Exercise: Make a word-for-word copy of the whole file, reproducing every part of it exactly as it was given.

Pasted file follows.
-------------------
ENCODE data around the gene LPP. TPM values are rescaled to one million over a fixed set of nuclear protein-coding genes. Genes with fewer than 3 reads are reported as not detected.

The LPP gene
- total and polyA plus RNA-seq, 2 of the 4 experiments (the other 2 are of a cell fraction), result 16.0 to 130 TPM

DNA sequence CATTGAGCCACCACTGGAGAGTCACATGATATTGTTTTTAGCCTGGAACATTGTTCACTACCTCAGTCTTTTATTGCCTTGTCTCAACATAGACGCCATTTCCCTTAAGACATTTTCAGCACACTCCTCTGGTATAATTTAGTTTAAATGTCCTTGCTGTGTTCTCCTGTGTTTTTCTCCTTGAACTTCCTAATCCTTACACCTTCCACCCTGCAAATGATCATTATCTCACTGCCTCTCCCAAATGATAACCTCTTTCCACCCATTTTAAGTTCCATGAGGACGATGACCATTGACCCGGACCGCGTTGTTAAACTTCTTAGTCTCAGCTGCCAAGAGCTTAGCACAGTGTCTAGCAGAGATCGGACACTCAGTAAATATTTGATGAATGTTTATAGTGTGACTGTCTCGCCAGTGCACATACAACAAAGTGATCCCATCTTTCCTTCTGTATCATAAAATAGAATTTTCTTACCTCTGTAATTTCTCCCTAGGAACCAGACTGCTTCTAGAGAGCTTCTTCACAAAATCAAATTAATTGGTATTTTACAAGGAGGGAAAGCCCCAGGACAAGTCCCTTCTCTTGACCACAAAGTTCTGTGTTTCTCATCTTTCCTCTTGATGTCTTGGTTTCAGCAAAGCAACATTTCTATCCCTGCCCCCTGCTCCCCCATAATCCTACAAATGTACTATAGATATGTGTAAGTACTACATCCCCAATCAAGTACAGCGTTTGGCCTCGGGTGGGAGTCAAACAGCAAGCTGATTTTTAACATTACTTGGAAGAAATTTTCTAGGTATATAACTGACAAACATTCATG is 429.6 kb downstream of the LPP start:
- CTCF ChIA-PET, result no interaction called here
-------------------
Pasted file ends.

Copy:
ENCODE data around the gene LPP. TPM values are rescaled to one million over a fixed set of nuclear protein-coding genes. Genes with fewer than 3 reads are reported as not detected.

The LPP gene
- total and polyA plus RNA-seq, 2 of the 4 experiments (the other 2 are of a cell fraction), result 16.0 to 130 TPM

DNA sequence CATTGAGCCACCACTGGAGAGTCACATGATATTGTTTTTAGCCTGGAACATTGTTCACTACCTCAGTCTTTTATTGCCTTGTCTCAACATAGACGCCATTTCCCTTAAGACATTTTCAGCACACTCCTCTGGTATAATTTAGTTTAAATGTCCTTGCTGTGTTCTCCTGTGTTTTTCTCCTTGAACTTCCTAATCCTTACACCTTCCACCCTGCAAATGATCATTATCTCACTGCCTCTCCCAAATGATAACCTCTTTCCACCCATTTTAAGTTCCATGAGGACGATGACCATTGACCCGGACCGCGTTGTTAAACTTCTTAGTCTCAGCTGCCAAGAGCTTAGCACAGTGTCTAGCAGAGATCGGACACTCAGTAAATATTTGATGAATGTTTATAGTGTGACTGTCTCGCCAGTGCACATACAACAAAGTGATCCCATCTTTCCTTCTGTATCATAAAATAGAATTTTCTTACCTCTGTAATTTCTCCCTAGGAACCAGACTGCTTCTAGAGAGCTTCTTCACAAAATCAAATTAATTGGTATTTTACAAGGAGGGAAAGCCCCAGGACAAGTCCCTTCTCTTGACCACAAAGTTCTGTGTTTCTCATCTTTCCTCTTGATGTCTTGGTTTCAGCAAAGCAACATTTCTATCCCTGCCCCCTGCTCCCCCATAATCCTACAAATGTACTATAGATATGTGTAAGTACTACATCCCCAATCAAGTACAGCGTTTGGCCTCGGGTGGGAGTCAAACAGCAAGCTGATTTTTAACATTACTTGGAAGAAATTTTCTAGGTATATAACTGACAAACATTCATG is 429.6 kb downstream of the LPP start:
- CTCF ChIA-PET, result no interaction called here